Daddy always lamented that he was sorry he was not old enough to have served in WWII like his older brother Bernard and his sister’s husband Clayton. He would serve his country though in a different way. As a teenager he served locally as a plane spotter. As part of the observance of the 50th Anniversary of the end of WWII our local historical society did an exhibit that included stories about York Countians and their lives during WWII. Daddy had loaned his arm band that he wore as a spotter. It is pictured here along with the tag from the museum exhibit. I was happy that he loaned them this as they encased it in archival covering to help preserve it.
During daddy’s final months he was in and out of consciousness. When he was awake it seemed he spent a lot of that time reliving or retelling things from his younger years. Knowing stories of his past helped me understand what he was talking about when to others it may have just seemed like the ramblings of an older man.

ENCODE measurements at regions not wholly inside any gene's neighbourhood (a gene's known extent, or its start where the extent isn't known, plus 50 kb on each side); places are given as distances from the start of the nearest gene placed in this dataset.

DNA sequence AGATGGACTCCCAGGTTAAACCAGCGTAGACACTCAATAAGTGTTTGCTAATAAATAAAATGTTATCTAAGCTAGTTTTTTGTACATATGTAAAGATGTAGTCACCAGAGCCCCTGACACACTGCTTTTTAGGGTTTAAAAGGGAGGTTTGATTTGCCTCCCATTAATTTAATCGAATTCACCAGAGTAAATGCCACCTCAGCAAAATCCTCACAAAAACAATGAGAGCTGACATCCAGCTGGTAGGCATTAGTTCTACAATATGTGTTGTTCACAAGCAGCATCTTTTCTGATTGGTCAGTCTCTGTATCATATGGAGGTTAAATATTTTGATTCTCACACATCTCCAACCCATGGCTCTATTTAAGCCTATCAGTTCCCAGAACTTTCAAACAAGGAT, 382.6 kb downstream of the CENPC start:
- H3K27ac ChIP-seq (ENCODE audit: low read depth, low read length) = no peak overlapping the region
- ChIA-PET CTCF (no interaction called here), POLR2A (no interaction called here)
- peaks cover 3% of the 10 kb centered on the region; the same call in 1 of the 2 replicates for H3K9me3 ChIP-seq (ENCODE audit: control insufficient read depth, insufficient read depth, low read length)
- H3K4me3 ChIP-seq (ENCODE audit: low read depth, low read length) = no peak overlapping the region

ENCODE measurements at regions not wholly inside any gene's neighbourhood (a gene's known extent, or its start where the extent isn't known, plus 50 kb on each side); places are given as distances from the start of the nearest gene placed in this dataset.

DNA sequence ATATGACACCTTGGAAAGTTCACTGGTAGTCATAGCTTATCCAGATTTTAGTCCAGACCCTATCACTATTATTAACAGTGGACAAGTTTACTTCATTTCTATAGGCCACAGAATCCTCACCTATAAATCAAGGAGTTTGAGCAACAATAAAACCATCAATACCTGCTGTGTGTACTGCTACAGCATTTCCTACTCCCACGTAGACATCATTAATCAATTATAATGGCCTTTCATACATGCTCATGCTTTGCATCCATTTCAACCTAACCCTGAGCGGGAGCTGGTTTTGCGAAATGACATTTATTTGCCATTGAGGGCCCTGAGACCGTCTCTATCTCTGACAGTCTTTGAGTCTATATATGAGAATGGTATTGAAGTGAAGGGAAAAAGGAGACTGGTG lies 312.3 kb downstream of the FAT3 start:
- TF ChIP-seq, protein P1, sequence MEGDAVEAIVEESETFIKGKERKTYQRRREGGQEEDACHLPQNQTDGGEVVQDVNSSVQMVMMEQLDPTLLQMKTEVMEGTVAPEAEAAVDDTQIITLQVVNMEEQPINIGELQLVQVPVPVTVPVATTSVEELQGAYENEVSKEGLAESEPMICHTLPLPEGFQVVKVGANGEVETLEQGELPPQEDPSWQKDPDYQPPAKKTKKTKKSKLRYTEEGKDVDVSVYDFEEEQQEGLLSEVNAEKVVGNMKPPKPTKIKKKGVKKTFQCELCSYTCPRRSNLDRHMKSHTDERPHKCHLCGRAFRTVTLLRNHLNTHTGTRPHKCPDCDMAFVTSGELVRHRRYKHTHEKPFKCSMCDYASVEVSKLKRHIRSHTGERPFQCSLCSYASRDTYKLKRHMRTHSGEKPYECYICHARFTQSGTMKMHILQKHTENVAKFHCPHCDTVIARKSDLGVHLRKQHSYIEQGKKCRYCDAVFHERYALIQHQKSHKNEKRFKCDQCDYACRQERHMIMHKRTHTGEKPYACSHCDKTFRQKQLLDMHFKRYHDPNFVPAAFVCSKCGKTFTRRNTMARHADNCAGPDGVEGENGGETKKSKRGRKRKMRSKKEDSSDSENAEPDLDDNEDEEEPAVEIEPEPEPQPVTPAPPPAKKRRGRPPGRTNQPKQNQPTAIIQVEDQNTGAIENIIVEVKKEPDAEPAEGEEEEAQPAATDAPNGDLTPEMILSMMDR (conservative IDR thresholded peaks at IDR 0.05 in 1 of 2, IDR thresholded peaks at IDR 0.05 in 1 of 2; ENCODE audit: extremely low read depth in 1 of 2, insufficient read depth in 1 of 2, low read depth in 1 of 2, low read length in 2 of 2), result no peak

I visited him daily and each evening I would call in to talk to the nurse to check on him. One evening I called she was with him and they had the tv on for him. She said he kept repeating numbers and letters. I asked her if there was a war movie on and she said yes. She said there were images of planes flying when he would do this. I told her about my dad being a plane spotter and I would bet that is what he was doing when he saw these planes.
Daddy was always so proud of his big brother, Bernard. Uncle Bernard did not talk a lot about his war time service, but we do know his unit saw some of the heaviest fighting in Europe and they were part of the liberation of Concentration Camps.